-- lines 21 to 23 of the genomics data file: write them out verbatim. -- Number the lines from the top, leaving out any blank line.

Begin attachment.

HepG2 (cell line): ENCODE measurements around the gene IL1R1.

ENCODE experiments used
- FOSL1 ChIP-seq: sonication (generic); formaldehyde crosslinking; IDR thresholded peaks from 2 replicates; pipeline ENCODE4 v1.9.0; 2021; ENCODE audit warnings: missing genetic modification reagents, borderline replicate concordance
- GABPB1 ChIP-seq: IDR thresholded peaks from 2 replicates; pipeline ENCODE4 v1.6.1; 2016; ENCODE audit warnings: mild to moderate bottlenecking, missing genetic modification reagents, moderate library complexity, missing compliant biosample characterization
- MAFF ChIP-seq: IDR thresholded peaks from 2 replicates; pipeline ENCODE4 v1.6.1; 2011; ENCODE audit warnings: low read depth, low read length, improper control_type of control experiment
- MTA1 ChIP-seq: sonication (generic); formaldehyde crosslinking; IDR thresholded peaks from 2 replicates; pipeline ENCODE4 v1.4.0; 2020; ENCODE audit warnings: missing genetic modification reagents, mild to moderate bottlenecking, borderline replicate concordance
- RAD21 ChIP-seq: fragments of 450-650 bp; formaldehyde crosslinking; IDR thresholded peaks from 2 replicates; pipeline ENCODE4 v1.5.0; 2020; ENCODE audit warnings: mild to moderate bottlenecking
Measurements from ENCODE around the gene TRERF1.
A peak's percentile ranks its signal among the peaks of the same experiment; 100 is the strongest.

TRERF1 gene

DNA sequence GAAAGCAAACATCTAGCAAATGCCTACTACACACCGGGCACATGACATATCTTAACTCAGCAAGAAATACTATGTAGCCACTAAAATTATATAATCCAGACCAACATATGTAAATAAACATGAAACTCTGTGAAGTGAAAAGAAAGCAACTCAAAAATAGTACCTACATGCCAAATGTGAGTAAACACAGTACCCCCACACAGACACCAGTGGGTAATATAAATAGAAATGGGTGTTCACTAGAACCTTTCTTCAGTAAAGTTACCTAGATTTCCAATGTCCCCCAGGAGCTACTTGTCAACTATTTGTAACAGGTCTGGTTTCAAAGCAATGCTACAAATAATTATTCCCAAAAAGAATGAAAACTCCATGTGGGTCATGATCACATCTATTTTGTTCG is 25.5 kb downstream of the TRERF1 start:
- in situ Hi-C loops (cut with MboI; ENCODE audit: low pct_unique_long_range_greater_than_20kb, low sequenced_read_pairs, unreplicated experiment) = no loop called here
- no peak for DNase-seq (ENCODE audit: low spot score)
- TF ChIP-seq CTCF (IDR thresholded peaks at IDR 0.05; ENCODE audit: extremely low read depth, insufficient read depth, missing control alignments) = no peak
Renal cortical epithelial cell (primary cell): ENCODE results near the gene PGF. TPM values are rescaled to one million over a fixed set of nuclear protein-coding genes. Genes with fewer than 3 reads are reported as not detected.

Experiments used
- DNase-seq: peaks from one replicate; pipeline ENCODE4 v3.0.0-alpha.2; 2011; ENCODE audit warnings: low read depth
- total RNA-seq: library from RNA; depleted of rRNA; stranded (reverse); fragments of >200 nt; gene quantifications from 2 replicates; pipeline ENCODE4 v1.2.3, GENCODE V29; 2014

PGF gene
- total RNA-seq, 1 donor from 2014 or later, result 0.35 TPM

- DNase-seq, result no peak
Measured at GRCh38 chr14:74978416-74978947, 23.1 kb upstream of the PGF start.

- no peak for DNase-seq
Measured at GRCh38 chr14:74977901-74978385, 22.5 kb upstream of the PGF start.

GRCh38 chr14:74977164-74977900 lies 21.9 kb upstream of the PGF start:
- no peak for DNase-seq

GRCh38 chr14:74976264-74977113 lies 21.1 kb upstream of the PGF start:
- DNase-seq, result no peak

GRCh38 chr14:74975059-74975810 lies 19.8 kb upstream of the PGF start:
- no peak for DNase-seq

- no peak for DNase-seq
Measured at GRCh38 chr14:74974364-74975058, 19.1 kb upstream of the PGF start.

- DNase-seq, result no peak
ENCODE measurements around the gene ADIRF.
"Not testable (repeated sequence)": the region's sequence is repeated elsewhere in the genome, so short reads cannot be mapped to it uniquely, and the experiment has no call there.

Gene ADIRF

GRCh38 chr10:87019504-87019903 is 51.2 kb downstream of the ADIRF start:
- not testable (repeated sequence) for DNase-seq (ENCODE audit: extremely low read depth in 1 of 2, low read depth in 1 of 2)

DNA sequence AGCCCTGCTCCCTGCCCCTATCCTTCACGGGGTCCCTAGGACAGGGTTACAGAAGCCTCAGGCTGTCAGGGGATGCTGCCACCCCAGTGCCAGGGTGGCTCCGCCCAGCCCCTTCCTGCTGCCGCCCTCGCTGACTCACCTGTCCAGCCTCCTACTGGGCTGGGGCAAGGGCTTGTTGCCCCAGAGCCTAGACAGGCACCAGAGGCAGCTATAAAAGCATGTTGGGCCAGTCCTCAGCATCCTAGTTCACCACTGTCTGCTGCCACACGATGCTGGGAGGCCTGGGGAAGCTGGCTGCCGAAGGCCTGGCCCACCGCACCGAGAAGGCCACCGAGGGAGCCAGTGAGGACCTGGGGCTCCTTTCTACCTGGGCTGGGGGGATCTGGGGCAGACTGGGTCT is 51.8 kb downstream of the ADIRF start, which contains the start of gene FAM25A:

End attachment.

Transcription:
- DNase-seq, result no peak
Measured at GRCh38 chr14:74978416-74978947, 23.1 kb upstream of the PGF start.

- no peak for DNase-seq